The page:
Under the Access to Cannabis for Medical Purposes Regulations (ACMPR), Health Canada has issued licenses to 115 operations for producing medical cannabis. With the legalization of cannabis for recreational use in Canada on Oct 17, there will be a significant increase in the number of cannabis producers and production acreage. With this increase in demand for both medicinal and recreational cannabis products and its corollary impacts on the economy and our society, dedicated research capacity and education programs are needed to support this new and growing industry.
The University of Guelph has a highly regarded horticulture program and is situated in the most concentrated greenhouse area in North America. Within driving distance from the university, you can reach the majority of the licensed cannabis producers in Canada, as well. A few research labs on campus have been conducting cannabis-related research in recent years. For example, our group has just published four peer-reviewed scientific journal articles on various aspects of cannabis production in a controlled environment. Our studies were conducted in collaboration with licensed producers at their commercial sites. Over the past few years, we have been training graduate students, at both M.S and Ph.D. levels, for this industry. Two of our Ph.D. students will be the first Ph.D. graduates in North America who have studied indoor cannabis production.
Access to Reliable Research is Crucial
Scientific research is urgently needed in a range of areas associated with cannabis production and application, including genetics and breeding, propagation, production, harvesting, compositional analysis, postharvest storage, processing, dealing with waste, and using cannabis for human and animal health (both mental and physical). To produce cannabis for medical and recreational purposes and to supply a large-scale market, quality control and standardization are keys.
Large-scale indoor/controlled environment production of cannabis is new; there are many technical and scientific gaps that need to be addressed by scientific research. For example, many of the licensed operations are growing plants using artificial lighting as the sole lighting source. Currently, there is no scientific data on what light intensities should be used, and there is growing evidence that even the spectral quality of this lighting may be a critical environment variable. Canada is one of a handful of countries globally to have legalized cannabis production, and with the right approach, including catered research support, there is an opportunity for Canada to be a leader in this industry.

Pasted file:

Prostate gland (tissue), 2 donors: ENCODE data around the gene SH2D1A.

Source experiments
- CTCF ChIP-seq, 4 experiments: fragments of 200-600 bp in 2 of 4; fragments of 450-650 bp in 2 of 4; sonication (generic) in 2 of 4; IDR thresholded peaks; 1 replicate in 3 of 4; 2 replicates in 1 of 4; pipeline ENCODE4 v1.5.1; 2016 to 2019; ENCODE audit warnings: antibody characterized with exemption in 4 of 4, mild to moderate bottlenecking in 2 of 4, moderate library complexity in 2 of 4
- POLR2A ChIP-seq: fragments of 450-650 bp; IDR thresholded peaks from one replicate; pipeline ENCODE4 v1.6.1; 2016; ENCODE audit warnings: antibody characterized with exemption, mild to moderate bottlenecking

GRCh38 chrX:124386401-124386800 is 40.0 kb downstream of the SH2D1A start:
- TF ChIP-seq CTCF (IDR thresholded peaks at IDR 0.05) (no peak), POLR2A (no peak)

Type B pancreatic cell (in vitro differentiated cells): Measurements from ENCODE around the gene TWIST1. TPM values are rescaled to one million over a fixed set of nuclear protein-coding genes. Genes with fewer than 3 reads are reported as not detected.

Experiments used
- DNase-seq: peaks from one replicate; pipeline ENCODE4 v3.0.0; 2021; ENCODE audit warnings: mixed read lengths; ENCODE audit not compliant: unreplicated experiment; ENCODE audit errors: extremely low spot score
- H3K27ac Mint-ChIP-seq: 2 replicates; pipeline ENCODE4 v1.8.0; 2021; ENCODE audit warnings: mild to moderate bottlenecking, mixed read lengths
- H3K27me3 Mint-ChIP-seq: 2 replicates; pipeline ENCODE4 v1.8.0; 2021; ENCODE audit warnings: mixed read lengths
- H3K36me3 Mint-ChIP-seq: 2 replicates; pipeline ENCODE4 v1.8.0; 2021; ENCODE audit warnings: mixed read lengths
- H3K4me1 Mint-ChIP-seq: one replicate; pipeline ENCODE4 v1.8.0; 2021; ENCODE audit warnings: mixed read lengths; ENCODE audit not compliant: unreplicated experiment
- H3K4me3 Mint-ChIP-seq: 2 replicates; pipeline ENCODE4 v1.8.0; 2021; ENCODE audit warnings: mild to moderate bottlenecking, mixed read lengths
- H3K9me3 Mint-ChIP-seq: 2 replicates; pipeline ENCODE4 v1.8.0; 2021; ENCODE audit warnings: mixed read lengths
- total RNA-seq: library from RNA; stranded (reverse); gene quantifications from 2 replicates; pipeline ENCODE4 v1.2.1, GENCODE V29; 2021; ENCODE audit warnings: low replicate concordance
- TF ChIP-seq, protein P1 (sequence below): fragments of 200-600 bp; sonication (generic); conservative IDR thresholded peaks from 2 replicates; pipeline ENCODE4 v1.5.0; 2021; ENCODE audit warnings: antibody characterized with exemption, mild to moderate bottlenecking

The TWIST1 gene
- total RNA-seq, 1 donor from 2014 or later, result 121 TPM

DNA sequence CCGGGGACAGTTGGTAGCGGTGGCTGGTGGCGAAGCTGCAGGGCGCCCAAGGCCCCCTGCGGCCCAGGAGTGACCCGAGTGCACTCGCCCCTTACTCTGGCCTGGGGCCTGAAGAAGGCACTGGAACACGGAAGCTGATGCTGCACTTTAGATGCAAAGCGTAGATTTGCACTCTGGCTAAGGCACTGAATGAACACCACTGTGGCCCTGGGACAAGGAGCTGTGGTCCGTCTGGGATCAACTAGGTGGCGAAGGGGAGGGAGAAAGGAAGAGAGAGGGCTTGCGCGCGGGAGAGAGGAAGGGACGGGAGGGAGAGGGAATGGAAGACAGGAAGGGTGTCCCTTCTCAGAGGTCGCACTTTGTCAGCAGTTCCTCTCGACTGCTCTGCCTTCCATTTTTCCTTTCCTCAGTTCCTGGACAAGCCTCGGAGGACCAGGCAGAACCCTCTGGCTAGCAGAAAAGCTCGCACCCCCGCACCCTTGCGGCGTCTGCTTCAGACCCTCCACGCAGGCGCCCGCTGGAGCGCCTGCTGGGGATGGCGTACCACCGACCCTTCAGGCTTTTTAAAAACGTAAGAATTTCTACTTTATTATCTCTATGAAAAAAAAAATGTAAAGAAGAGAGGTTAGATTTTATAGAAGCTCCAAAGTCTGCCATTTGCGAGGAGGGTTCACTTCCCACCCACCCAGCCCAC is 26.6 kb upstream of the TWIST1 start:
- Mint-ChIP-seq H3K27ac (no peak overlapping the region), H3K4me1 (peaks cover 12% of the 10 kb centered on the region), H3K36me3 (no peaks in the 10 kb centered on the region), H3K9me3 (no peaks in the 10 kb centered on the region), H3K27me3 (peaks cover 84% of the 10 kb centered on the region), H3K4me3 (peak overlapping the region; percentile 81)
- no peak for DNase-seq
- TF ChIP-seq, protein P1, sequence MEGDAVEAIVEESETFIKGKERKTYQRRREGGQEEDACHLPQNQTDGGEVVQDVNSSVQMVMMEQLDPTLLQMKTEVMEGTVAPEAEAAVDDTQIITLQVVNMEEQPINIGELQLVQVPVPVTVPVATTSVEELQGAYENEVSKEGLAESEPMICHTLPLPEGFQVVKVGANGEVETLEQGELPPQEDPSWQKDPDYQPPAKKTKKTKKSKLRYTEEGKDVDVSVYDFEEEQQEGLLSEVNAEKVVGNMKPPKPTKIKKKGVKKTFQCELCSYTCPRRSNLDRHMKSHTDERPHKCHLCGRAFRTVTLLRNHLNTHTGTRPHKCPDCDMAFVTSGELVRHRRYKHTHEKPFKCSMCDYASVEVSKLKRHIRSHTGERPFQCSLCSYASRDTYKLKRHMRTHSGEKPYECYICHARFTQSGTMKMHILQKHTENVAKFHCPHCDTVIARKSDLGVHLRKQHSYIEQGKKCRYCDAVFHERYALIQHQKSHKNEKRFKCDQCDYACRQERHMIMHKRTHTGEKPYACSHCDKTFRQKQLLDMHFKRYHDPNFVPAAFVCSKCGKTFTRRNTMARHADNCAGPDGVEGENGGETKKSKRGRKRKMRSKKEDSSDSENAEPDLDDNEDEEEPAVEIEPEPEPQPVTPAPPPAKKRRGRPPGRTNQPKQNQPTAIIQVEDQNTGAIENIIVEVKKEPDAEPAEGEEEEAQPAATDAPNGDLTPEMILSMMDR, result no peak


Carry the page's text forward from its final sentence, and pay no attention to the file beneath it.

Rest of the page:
Research, Education, Training
To meet the cannabis industry’s need, we are currently doing the following:
1) Establish the Guelph Centre for Cannabis Research (GCCR).
We will build a three-story building with a lower level for growth chambers and heavy instruments, a second floor for analytical spaces, storage and postharvest research facilities and processing labs. The third level will include some research greenhouses. The GCCR will provide opportunities for interested government and academic researchers (on and off campus) in partnerships with industry and associations to perform high-value collaborative and multidisciplinary research at a centralized facility. This center will engage in a full spectrum of projects including (but not limited to):
• Breeders developing cultivars specifically targeting certain animal or human disorders
• Development of environmental control recipes, including light quality, quantity, CO2, and nutrition, for various cultivars
• Horticultural management strategies to optimize production, yield, and quality
• Postharvest processing and storage of products
• Development of waste management protocols compliant with Health Canada requirements
• Processing and extraction of essential oils to maintain medicinal properties
• Carrying out efficacy studies to research the treatment of human and animal health issues with cannabis and cannabis products
• Interactions with international groups (especially Israel) to confirm efficacy through clinical trials.
2) Offer university-level courses for cannabis production and related controlled environment technologies.
Dr. Zheng is developing a senior level undergraduate course on Cannabis Production. Drs. Dixon and Graham have collaborated to deliver a third-year undergraduate course in Controlled Environment Systems, with the fourth-year Advanced Controlled Environment Systems course in preparation.
3) Continue cannabis research and graduate students training.
We are open and actively engaging cannabis producers and suppliers, conducting all kinds of cannabis-related research activities to support our industry.
Both our undergraduate and graduate students training have and will involve our industry partners’ participation, and the students also have opportunities to be involved in commercial production operations. Students who graduate from our programs will address the bottleneck in the highly qualified personnel so desperately needed by this new horticulture industry. Their skills and knowledge, along with the network of communications established within the industry and research communities, will greatly benefit the commercial production operations. We also believe the green gold rush fostered by the cannabis industry will enhance the knowledge and technologies in all controlled environment (e.g., greenhouse) plant production industry sectors.